Userkaf in Tour Egypt

USERKAF, FIRST RULER OF THE 5TH DYNASTY BY JIMMY DUNN. Userkaf, traditionally the first ruler of the 5th Dynasty is, like most of the other kings of the dynasty, not well attested. We are even uncertain of his father, though he may have been a priest. His mother was probably Neferhetep, making him the grandson of Djedefre who succeeded Khufu. We believe he was married to Khentkaues I, who is buried at Giza. This marriage may have legitimized his claim to the throne. We believe that Khentkaues I was probably Menkaure's daughter and perhaps a half sister of Shepseskaf. Oddly, nowhere in her tomb is Userkaf mentioned. There was apparently another queen (possibly), who's pyramid lies close to the pyramid of Userkaf's at Saqqara. It should be noted that resources on Userkaf are rather confusing. Some allow Neferhetep to be his wife, rather then mother, while others even ascribe to Khentkaues I being his mother, rather then his wife. However, the majority seem to suggest the relationships as first set out above. Userkaf was the kings birth name, meaning "His Soul is Powerful. He was also known as Weserkaf and may possibly be known in some literature as Ouserkaf, or Oeserkaf.. His Horus name was Iry-maat, meaning "He who puts Maat into Practice". It is interesting to note that having chose this Horus name, he was burdening himself with the maintenance of the whole of creation. He may have come to the throne as an older man, for we are told his reign only lasted seven years, though as usual, the actual dates of his reign very from Egyptologist to Egyptologist. His seven year reign is attested to in the Turin King list and seems to be confirmed on the Palermo Stone. As the 4th Dynasty progressed into the 5th Dynasty and the rule of Userkaf, there seems to have been no major changes in the country or much in its administration. Several high officials of the 4th Dynasty continued in their positions after Userkaf took the throne. He is given credit for establishing Egypt's first contact with the Aegean world. An inscribed stone vessel from his mortuary temple was found on Kythera. Apparently later kings of this dynasty would continue the Aegean relationship. Perhaps Userkaf is best known for building the first of the 5th Dynasties solar temples at Abusir. It was named Nekhen- Re, meaning "Stonghold of Re". Eventually, this line of rulers would build four other solar temples, of which all but two have not been discovered, or perhaps, no longer exist. Here, he built a platform of mudbrick and limestone with a smaller podium on its west end where a short obelisk (benben) stood. It was probably a forerunner of the tall obelisks of the New Kingdom. In front of the obelisk was a sun alter, a feature that would later be incorporated into the sun temple of Akhenaten. But then again, it is said that Userkaf's solar temple was a replica of an earlier temple at Heliopolis. There was a causeway leading from the solar temple to a valley temple where a statue of Userkaf wearing the Red Crown was discovered. He is also credited with enlarging the temple of Monthu at Tod, but little else is known, other then perhaps the arrival of 70 foreign women during his reign and some cult activity that seems to indicate he had an active interest in the Delta. He is attested to (mentioned) in the tombs of Sekhemkare and Nisutpunetjer, both at Giza, and his name is found on a weight currently at the Museum of Modern Art. There also blocks from a chapel built during Userkaf's reign near the temple of Montu in el Tod (ancient Djerty). It is interesting to note that Userkaf's funerary cult apparently collapsed at the end of the 5th Dynasty, never to be renewed. Userkaf was succeeded by his son (possibly by Khentkaues I), Sahure.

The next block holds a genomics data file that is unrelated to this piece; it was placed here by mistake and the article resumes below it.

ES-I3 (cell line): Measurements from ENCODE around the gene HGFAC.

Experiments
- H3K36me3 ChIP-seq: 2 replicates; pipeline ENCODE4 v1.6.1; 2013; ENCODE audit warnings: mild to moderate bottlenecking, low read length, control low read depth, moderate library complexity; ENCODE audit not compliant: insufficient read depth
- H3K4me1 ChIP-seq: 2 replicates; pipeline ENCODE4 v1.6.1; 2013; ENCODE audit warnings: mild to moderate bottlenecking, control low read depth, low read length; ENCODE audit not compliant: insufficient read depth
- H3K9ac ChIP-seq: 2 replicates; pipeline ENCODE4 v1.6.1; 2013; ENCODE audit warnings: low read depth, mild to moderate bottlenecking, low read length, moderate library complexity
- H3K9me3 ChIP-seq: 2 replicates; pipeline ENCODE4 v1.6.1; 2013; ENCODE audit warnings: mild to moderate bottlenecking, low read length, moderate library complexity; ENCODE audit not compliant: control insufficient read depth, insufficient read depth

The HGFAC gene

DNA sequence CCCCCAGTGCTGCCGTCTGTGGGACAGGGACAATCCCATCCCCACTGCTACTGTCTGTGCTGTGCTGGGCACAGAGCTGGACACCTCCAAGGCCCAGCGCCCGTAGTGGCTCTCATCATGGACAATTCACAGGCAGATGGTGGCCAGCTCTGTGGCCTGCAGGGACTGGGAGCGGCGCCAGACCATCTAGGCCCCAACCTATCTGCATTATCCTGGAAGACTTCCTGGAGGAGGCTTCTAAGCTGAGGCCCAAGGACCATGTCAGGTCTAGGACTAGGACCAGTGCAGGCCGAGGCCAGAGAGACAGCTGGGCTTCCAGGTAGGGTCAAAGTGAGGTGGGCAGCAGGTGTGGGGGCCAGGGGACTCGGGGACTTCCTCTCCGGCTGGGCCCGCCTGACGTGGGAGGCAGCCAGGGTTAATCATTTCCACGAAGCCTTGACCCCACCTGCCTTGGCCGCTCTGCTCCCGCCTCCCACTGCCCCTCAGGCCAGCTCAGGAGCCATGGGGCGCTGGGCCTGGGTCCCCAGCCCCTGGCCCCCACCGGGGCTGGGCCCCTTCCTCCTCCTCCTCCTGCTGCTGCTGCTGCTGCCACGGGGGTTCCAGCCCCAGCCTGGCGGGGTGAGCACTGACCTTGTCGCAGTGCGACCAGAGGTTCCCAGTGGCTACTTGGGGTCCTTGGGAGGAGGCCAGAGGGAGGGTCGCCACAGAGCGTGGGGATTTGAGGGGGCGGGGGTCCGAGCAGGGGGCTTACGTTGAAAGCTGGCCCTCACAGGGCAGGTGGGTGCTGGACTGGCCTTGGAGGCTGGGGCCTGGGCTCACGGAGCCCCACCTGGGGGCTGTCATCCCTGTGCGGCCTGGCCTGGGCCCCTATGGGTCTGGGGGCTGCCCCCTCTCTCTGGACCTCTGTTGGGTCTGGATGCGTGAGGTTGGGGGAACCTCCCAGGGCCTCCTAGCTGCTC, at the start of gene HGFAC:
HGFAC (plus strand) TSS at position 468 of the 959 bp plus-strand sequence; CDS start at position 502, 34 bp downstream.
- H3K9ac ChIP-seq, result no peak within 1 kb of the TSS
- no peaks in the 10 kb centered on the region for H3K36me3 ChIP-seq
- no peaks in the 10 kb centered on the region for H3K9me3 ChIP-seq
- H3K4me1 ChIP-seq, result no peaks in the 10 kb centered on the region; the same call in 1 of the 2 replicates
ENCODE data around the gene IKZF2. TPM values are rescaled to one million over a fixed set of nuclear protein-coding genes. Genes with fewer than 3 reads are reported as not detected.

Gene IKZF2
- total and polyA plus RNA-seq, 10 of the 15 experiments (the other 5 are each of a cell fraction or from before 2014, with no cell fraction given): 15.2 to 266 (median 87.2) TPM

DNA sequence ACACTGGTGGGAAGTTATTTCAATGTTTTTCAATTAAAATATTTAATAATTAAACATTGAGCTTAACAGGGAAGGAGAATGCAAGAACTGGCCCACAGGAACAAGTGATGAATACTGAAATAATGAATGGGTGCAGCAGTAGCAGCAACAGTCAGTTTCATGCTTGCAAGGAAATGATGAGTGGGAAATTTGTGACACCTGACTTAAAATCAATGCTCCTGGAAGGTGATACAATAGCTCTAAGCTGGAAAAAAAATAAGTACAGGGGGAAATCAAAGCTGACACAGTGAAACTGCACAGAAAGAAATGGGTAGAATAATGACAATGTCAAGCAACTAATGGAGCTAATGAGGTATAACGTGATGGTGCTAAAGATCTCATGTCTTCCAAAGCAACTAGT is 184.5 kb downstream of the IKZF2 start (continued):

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Userkaf in Wikipedia

Userkaf was the founder of the Fifth dynasty of Egypt and the first pharaoh to start the tradition of building sun temples at Abusir.[2]. Userkaf's name means "his Ka (or soul) is powerful."[3] He ruled from 2494-2487 BC[1] and constructed the Pyramid of Userkaf complex at Saqqara. Userkaf's mother was thought by some to have been queen Neferhetepes. Recent discoveries at Sahure's causeway in Abusir show however that Neferhetepes was the mother of Sahure and hence a wife of Userkaf.[4]. It is possible that queen Khentkaues I was Userkaf's mother.[5] His father is unknown, although Userkaf was a grandson of Djedefra, the immediate successor of Khufu.[6] A bust of Userkaf is displayed in the Egyptian Museum. The head was found in the first (of five) sun temples at Abu Ghurob built by the rulers of the fifth dynasty. The head of Userkaf is 45 cm high and carved from greywacke stone. The sculpture is considered particularly important as it is among the very few sculptures in the round from the Old Kingdom that show the monarch wearing the Deshret (Red Crown) of Lower Egypt. The head was uncovered in 1957 during the joint excavation expedition of the German and Swiss Institutes of Cairo. It is believed that he was father of two pharaohs: Sahure and Neferirkare Kakai. Another less common view, in concordance with a story of the Westcar Papyrus, is that the first three rulers of the fifth dynasty were all brothers- the sons of queen Khentkaus I. He is given a reign of 7 years by both the Turin Royal Canon and Manetho's Epitome. Contemporary adaptions Egyptian Nobel Prize for Literature-winner Naguib Mahfouz published a short story in 1938 about Userkaf entitled Afw al-malik Usirkaf: uqsusa misriya. This short story was translated by Raymond Stock as King Userkaf's Forgiveness in the collection of short stories Voices From the Other World

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